YORK — Maine is facing two related – and unprecedented – challenges.

We are fighting a deadly and fast-spreading new virus, and we are dealing with the harrowing impacts that fight has had on our economy.

Thousands of Maine people have lost their jobs and more than 130 have lost their lives. To state the obvious, to recover economically we must bring the spread of COVID-19 under control, and there is only one proven way to do that. We must turn to science and foster innovation, particularly in health care.

Four years ago, I wrote a column for the Press Herald about the importance of innovation to our state’s economy growth. I said: “True revitalization of the Maine economy depends not just on increasing the educational preparation of our labor force and the wages our companies are willing to pay, but also, and most importantly, on encouraging the growth of innovative companies that are intent on disrupting the traditional ways of doing business – and, thus, of daring to create the sort of change required to provide more jobs and higher wages across the board.”

My focus then was on jobs and higher wages, and that’s still important for our state. But it’s more important – more fundamental now – that we use the tools of science to break the grasp that the global pandemic has on our country. Maine, more than most other states, has effectively managed the public health consequences of COVID-19. Deaths and community spread have been limited, at least so far.

We’ve managed this where others have failed because of a few factors. Gov. Mills has put her trust in public health science and enacted policies that prioritize science over politics. Maine is geographically large, and our population is widely dispersed. Because of the governor’s sensible leadership and their own deep-seated common sense, the people of Maine have for the most part adhered to the necessary steps to keep COVID-19 in check.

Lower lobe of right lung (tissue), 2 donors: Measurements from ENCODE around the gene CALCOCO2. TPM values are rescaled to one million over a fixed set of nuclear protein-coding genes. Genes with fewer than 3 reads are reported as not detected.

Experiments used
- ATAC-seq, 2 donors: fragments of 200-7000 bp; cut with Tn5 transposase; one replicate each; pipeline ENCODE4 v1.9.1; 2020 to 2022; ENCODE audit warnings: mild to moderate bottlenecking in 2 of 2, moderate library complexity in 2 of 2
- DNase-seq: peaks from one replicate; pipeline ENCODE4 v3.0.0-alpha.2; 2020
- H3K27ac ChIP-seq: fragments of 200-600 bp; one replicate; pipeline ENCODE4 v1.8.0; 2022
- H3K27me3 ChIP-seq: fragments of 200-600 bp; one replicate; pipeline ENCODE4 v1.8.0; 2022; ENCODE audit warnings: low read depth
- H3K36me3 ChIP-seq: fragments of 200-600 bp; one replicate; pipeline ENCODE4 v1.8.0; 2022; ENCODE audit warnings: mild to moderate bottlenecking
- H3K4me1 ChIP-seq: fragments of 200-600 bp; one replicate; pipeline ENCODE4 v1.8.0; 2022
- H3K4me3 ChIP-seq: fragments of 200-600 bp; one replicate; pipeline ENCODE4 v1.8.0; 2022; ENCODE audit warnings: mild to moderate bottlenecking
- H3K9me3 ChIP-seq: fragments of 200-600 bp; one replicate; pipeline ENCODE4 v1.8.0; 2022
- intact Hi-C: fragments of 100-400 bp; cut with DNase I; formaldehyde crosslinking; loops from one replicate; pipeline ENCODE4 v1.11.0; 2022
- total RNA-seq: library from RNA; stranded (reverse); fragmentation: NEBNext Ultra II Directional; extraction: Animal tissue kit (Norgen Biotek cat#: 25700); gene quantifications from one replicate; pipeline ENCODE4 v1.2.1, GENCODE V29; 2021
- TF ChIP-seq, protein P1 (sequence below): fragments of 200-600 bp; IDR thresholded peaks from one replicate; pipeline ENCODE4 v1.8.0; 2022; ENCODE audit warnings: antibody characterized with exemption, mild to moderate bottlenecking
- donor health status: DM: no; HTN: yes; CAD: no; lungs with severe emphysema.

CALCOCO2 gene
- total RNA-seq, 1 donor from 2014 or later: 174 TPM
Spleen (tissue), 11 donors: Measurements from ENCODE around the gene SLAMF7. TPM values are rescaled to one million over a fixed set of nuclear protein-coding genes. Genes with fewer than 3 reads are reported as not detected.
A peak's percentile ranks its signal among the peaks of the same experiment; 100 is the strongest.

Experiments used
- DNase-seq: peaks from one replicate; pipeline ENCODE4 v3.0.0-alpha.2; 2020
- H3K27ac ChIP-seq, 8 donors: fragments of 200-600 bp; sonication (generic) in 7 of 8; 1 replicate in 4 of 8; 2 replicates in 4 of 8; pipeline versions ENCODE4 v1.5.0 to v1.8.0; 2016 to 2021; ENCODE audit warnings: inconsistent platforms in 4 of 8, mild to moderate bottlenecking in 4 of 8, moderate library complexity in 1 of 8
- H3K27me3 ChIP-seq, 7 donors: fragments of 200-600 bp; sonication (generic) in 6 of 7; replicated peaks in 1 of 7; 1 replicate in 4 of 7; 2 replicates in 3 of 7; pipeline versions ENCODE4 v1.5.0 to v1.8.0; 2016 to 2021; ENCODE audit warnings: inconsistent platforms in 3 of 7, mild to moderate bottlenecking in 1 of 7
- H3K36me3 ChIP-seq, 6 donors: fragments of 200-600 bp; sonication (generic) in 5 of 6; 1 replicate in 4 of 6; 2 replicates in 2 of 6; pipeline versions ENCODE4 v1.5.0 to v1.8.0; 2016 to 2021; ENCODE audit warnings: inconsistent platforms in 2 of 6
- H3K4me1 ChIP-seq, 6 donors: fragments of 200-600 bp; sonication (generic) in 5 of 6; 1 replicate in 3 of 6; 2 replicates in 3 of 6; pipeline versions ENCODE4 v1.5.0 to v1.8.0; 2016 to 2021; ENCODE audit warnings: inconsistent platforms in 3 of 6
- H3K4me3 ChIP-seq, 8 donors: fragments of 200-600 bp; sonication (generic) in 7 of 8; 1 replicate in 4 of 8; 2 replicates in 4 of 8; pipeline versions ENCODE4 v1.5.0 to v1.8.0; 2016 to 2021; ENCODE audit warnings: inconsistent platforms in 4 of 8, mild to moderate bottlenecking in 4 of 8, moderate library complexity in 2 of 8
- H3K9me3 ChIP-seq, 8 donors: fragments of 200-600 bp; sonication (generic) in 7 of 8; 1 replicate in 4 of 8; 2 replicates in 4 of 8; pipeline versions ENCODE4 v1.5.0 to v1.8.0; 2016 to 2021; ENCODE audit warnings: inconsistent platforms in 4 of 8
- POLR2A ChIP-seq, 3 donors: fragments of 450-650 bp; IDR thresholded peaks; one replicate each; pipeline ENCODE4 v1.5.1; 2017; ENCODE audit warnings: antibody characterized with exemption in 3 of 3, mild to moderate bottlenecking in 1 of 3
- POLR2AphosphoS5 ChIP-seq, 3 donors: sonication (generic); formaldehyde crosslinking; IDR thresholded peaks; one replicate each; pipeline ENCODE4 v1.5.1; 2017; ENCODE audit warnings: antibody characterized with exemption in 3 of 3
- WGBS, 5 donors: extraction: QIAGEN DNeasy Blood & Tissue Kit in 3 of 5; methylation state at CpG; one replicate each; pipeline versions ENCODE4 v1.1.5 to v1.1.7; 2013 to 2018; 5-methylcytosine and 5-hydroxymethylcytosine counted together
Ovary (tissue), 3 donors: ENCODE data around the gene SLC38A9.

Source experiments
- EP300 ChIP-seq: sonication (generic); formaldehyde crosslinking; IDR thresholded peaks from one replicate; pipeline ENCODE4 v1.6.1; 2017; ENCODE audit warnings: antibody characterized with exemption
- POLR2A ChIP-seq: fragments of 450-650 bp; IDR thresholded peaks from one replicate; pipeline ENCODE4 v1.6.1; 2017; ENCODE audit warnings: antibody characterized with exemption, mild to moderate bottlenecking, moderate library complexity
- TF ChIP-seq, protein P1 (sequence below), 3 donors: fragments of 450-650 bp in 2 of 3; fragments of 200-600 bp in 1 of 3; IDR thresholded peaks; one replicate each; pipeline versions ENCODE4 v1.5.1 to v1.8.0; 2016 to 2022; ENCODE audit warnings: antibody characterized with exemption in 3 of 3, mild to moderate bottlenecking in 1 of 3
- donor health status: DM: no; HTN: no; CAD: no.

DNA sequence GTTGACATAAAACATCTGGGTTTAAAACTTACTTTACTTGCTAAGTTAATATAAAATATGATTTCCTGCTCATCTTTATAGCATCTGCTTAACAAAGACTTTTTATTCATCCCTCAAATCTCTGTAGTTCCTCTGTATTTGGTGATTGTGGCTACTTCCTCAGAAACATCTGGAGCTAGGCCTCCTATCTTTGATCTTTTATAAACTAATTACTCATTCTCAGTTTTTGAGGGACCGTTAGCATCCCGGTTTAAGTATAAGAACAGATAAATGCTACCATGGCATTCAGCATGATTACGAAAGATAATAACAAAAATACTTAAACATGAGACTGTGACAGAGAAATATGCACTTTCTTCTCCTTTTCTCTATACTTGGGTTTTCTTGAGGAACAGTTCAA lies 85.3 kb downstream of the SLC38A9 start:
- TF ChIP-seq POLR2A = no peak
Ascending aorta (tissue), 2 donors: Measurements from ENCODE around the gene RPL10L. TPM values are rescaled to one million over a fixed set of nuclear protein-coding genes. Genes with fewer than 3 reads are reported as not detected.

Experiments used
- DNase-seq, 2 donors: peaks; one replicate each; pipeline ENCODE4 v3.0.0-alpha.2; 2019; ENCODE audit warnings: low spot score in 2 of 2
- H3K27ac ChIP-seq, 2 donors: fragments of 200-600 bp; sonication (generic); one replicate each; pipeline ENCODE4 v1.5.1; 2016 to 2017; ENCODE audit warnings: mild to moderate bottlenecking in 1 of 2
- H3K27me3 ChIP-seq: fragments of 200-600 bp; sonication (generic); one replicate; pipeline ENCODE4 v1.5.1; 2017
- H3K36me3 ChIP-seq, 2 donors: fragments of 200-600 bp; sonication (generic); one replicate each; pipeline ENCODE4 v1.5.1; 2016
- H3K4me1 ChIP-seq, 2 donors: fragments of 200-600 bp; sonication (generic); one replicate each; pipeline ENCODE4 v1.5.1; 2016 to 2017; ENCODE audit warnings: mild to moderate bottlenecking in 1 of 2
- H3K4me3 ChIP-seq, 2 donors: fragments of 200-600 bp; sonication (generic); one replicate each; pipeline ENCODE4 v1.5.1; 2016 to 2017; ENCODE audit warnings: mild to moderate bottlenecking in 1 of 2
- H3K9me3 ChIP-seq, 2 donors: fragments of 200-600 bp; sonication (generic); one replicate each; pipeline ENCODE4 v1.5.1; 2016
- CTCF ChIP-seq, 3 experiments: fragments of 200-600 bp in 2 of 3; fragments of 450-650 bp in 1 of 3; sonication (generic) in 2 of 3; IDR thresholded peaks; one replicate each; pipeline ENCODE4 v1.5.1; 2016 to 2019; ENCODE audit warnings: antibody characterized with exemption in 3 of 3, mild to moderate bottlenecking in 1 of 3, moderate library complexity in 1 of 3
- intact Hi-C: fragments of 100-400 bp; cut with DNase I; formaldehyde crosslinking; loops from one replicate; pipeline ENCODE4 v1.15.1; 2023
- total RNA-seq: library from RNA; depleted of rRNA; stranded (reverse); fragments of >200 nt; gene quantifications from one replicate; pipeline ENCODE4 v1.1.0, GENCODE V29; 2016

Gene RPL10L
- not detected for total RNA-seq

Now, as we look to the next stages of the fight against COVID-19, we must redouble our commitment to good science and innovation. In Maine, we have an excellent example of an organization that is committed to scientific research and innovation. The Jackson Laboratory is a leading employer in the state, providing good-paying and important jobs. But in the words of its own values statement, it also “relentlessly pursues knowledge and drives new ideas.”

The organization’s commitment to innovation, to supporting a new understanding of facts and data and to challenging conventional wisdom is an example of the values we need as we work to overcome the coronavirus.

When we empower scientists and doctors to pursue innovative solutions to the challenges we face, we get results.

For example, the Food and Drug Administration has approved 13 new cancer treatments in just a year and a half, and scientists are developing a cure for Type 1 diabetes. About 137,000 Mainers suffer from diabetes, and 9,000 are diagnosed every year.

We need to take the politics out of our response to COVID-19. We need to recognize that as we learn more, best practices and recommendations can change and that the path through these woods is illuminated by scientific inquiry and innovation.

So, what can we do?

We must invest and support scientific inquiry and innovation; we must demand that policymakers follow science (at this point, that means mandating masks and social distancing, limiting travel and the size of gatherings and encouraging good hygiene), and we must constantly push back against misinformation and fear mongering.

There was a time not so long ago when an HIV/AIDS diagnosis was a death sentence. Today, there are effective treatments.

Likewise, scientists around the world are working day and night to identify a vaccine for COVID-19 and new treatments that could help ease the suffering of those with the disease and improve their chances of survival.

It’s is through a commitment to innovation, a rejection of fear and misinformation and sound science that we will find our way through this current crisis.

And as a kicker, the innovation that will protect our health is also good for our economy by helping people get back to work and by creating good-paying, important jobs.

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